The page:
Alongside policy action at the state level, the Federal Trade Commission and U.S. Congress are turning attention to proposals that would set new national rules for those that sell concert tickets on the both the primary and secondary sales markets. The League, in partnership with the Performing Arts Alliance, is a member of the Fix the Tix Coalition, and is analyzing all active proposals for the impact on orchestras. We are supporting immediate action to stop predatory activity in the secondary market that is hurting audiences and creating substantial financial and reputational harm to orchestras. The League is also watching the fine print of all proposals to make sure new transparency requirements will support nonprofit and season-based ticket sales models.

Congress Considers New Ticketing Laws
Multiple legislative proposals with a range of approaches to this topic have been introduced in the U.S. Congress. In March of 2023 a Senate bill was introduced that represented the Biden Administration’s wide-ranging legislative approach, described as a “junk fee” policy proposal.

Since then, negotiations have yielded two bipartisan approaches that both received action in the week of December 4. Senate cosponsors introduced S. 3457, the Fans First Act, which would prohibit the use of deceptive websites and speculative tix sales, and create new requirements for all ticket sellers to disclose all-in prices and fee details. The House Energy and Commerce Committee has approved H.R. 3950, the TICKET Act, which would create new transparency requirements for all ticket sales and restrict some harmful activity in the secondary market. Of the multiple legislative proposals recently considered in Congress, the Fans First Act has the strongest protections against harmful actions in the secondary market.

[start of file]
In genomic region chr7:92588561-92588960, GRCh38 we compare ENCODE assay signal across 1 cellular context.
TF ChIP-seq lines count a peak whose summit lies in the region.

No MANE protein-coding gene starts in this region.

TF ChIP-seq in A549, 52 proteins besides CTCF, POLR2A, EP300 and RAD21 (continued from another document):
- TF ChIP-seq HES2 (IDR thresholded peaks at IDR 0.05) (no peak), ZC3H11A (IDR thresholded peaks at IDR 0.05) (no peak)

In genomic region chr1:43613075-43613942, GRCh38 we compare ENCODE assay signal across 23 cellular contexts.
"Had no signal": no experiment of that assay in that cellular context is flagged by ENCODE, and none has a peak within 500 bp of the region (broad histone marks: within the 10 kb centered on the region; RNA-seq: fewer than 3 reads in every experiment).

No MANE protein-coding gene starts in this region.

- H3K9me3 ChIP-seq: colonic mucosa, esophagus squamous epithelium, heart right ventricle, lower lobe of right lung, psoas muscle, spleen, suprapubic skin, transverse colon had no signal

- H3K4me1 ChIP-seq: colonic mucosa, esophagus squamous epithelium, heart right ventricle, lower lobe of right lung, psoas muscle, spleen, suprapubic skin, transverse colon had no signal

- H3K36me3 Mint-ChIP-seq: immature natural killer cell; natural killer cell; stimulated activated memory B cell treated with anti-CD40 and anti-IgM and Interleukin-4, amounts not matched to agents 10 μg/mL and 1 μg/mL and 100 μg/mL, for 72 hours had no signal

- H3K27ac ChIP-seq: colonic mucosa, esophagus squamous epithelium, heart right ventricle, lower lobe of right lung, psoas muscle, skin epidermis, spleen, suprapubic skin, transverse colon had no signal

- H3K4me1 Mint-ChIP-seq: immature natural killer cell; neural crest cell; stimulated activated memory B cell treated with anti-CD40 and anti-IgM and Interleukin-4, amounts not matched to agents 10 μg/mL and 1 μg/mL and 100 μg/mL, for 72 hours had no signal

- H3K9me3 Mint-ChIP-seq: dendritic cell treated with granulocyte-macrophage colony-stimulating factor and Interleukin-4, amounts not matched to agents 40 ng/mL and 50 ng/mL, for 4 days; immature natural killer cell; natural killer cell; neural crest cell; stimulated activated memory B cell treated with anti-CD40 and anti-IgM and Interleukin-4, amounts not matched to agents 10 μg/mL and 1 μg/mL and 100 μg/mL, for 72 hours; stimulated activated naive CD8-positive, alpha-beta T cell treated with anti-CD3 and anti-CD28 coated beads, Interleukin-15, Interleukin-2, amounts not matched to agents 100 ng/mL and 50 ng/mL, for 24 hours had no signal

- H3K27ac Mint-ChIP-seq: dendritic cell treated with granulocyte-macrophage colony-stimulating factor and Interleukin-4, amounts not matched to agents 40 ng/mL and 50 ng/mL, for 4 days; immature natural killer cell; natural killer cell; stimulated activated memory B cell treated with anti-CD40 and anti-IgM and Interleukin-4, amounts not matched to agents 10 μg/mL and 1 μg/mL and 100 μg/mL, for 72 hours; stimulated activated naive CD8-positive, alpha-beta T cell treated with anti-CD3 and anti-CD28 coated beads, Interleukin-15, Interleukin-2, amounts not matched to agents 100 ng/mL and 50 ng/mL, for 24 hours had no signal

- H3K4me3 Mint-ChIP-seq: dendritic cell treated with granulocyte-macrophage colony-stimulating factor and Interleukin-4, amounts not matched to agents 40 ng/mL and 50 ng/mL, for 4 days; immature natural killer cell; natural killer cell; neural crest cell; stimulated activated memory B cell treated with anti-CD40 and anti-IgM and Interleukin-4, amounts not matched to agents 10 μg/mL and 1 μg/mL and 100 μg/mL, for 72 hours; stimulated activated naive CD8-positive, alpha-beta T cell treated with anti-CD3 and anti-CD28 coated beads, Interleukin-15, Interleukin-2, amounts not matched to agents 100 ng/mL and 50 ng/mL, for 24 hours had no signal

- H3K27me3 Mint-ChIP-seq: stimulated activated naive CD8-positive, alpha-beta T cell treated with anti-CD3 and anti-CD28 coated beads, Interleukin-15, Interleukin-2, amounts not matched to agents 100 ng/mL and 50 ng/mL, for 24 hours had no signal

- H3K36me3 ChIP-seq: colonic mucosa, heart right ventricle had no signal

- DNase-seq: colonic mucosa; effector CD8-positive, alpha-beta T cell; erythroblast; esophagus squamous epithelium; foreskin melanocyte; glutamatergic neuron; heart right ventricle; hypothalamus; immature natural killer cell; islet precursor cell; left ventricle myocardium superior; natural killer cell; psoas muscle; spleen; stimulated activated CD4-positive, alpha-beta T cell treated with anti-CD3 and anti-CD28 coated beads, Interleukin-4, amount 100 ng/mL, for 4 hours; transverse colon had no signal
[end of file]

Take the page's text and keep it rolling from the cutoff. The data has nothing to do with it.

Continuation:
In early 2024, Congress will continue to negotiate the terms of a package of ticketing reforms, and it is essential that elected officials hear directly from orchestra advocates about the harm they are encountering in the secondary market, and how these issues impact nonprofit ticket sellers, subscription-based and packaged sales, and donor-supported concert activity.

Biden Administration Proposes New Ticketing Regulations

The Federal Trade Commission (FTC) has proposed new national rules for marketing and sales of a wide range of goods and services, following scrutiny of hidden fees. The draft rules would require sellers to display the total price of items for sale where prices are displayed and advertised, and to accurately represent the nature and purpose of fees that are charged. Many states have similar requirements in place or under consideration.  

The League, in partnership with the wider nonprofit performing arts sector, analyzed the proposal and submitted comments to the FTC to surface questions about how the rules would be applied to the nonprofit, subscription-based, and donor-supported ticketing models, and to go on record with concerns related to predatory activity in the secondary ticket sales market. The comment period closed on February 7, 2024. The FTC will now review all comments before issuing final rules, along with an implementation timeframe. 

Contact Congress

Raising your voice about key issues before Congress is essential. Contacting Congress is easy to do, and your communication with elected officials will ensure that communities nationwide continue to benefit from orchestral music.

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